Everybody’s talking about Blockchain these days. Given its potential to increase efficiency, transparency and security levels in nearly every global industry, it’s safe to assume the excitement surrounding the technology will skyrocket.
However, Blockchain is not fully accepted by all sectors and jurisdictions. Many are still skeptical about the perks it can provide. Whether we like it or not, we’re talking about a disruptive technology that could directly challenge a country’s economic status quo. As Blockchain is constantly being tested, explored, and used by stock exchanges, corporate banks, and Silicon Valley giants, it is being aggressively scrutinized by regulatory entities and governments across the globe.
The progress, mass adoption and overall state of Blockchain in smaller countries is extraordinary, in spite of lingering hesitance with big jurisdictions to welcome the technology. Considering the chameleonic nature of the Blockchain, it was only a matter of time before the technology would relocate to different homes such as Gibraltar, Malta, Georgia, Germany, Liechtenstein, and Switzerland. There are certain characteristics that make smaller jurisdictions appealing, the first one being their willingness to embrace new technologies.
Small countries – a safe haven for the crypto industry
Smaller countries are more competitive, responsible and accessible, and less constrained by conventional ways of conducting business than their competitors. When the Blockchain emerged to drive significant impact on the world’s economy, smaller countries were more than happy to jump on a disruptive journey, rather than issue bans and bulletproof regulations.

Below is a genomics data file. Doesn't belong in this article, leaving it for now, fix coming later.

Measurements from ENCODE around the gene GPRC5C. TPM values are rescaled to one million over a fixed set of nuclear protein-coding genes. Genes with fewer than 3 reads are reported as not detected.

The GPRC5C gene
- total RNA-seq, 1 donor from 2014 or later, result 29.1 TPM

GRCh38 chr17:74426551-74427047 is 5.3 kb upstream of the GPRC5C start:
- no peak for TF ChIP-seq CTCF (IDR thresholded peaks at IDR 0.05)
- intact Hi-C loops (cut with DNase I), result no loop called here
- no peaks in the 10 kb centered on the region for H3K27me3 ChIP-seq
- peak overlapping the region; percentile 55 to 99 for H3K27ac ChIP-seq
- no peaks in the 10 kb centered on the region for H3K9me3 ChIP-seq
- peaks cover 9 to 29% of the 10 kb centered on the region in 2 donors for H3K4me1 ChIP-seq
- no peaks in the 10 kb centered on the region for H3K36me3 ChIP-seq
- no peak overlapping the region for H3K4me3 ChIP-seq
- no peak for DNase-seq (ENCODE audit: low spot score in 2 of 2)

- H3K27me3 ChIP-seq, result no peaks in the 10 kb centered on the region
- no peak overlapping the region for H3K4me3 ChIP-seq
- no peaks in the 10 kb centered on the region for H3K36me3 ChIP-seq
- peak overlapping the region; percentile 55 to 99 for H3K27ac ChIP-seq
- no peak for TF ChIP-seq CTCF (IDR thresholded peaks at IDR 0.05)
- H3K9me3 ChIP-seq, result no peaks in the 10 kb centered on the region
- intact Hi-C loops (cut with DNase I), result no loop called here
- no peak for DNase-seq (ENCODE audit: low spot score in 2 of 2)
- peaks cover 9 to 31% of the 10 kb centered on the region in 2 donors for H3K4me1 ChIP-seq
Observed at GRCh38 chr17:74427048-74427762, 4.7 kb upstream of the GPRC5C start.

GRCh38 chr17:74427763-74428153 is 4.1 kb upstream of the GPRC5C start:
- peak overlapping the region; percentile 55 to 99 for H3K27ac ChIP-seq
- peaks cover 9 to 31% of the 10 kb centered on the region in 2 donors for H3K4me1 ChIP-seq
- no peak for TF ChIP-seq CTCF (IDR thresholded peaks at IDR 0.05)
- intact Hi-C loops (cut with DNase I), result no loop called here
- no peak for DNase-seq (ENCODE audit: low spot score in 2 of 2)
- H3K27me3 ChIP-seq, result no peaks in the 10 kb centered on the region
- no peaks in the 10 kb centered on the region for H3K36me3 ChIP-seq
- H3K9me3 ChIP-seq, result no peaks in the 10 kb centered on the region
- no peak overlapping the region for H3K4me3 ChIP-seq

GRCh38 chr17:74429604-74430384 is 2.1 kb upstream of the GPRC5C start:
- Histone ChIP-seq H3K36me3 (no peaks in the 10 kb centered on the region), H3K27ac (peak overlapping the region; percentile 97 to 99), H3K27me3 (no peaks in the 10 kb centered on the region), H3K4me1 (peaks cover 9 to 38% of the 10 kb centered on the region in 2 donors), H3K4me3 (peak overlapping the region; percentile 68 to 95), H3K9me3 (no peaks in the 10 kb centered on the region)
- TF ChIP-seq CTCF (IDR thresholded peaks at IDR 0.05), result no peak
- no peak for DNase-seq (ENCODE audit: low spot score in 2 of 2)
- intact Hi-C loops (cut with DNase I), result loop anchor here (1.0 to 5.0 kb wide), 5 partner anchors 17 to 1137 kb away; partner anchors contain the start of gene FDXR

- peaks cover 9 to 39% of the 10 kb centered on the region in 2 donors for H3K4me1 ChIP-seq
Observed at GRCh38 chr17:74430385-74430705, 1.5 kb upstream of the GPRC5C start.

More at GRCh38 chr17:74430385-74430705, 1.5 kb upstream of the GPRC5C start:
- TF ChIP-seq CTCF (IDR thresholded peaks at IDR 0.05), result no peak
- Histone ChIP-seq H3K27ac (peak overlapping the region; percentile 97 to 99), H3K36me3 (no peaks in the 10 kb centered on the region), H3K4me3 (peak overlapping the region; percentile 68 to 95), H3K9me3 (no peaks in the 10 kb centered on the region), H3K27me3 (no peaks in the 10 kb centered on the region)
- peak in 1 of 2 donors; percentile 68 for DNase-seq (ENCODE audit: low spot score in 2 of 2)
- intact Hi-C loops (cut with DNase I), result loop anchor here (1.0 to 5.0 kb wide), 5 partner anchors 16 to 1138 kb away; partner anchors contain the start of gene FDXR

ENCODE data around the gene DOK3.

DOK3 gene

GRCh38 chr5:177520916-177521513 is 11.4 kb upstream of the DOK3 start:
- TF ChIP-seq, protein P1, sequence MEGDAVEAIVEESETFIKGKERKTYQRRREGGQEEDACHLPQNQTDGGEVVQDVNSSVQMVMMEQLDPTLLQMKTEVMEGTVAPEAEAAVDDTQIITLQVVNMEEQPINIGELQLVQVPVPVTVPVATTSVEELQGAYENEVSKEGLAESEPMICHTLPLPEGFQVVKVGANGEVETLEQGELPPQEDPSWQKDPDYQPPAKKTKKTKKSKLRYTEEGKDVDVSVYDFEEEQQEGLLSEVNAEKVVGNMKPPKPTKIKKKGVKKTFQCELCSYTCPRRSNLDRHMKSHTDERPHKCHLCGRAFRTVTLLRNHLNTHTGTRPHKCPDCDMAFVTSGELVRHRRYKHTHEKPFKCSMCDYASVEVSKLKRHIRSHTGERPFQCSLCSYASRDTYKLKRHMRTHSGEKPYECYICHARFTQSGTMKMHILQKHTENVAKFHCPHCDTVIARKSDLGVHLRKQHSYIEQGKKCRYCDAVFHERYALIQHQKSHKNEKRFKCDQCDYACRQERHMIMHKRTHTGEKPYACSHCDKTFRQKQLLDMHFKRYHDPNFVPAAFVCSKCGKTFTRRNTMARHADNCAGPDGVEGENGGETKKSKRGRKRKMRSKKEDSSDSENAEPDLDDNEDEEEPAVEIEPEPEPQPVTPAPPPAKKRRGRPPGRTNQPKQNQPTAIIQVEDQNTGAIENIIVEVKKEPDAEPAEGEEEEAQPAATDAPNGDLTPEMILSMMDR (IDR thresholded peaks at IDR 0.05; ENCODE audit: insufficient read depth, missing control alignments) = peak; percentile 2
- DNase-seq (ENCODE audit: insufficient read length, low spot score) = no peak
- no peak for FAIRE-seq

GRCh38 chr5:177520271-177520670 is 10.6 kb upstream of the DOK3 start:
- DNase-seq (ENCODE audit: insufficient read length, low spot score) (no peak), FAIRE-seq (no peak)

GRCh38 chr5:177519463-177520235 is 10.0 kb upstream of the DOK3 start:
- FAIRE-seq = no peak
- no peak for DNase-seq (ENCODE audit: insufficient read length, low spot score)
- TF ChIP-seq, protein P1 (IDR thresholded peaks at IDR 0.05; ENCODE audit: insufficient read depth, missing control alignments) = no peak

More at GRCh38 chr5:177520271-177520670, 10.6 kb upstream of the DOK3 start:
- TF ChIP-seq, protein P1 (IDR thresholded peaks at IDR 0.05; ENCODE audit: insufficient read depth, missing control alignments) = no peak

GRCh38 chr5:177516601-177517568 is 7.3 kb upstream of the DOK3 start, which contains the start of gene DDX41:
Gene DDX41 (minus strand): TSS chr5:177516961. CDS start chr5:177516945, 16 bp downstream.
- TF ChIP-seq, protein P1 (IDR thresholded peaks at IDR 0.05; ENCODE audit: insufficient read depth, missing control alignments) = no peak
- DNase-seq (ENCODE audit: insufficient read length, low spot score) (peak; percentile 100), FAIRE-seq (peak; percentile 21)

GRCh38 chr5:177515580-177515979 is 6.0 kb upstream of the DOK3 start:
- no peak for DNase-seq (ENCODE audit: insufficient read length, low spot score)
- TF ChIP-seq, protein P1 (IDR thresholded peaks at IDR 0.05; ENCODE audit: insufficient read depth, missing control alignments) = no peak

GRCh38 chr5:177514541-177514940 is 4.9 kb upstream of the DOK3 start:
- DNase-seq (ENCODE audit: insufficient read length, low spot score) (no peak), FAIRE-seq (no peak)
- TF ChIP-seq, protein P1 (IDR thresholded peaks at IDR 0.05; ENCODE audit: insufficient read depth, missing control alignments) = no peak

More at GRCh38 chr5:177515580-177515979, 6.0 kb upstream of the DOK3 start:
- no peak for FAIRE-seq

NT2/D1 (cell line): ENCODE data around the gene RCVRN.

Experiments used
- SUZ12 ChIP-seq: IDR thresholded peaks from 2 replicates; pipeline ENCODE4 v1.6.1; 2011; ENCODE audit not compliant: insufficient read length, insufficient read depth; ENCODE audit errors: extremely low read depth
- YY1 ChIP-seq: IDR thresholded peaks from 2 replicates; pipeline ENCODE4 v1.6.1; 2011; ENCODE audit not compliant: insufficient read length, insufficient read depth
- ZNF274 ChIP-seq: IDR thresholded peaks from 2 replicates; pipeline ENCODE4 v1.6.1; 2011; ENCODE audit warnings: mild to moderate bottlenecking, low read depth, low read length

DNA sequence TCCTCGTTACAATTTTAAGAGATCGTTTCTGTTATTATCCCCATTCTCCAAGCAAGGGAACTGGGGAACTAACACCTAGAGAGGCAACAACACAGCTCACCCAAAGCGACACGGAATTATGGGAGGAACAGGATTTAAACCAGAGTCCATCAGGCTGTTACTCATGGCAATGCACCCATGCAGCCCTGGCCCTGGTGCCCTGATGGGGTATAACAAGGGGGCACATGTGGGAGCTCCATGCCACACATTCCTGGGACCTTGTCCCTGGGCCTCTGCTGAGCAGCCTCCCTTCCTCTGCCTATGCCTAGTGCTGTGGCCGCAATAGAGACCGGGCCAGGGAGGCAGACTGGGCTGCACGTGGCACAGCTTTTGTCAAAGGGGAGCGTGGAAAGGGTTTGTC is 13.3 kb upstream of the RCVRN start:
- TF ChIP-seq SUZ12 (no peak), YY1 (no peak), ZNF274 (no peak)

Blockchain is being implemented across a wealth of niches, sectors, and industries. The current focus is on smaller countries because decision makers, stakeholders and principal authorities are more local, more open, therefore more willing to embrace policy recommendations from the experts. It’s easier for people to communicate, collaborate, reach a consensus and settle on a plan of action that benefits the entire community.
Georgia, for example, is the world’s 2nd most active crypto mining country. Home to nearly 4 million people, it has crypto-friendly regulations and very cheap hydroelectricity; two factors that contributed to its mining boom. Most of the country’s crypto mining activity comes from Bitfury, which is a US-based tech company. The mining facilities were once located outside of Tbilisi, but according to recent reports, Bitfury sold the main data site. For stakeholders, it’s easier to maintain communication and collaborate with each , as well as reach agreements, tackle challenges and coordinate plans of action in smaller jurisdictions. For a type of technology as rapidly changing and transformative as Blockchain, smaller countries seem to be like the perfect home.
With Blockchain, smaller jurisdictions can stay relevant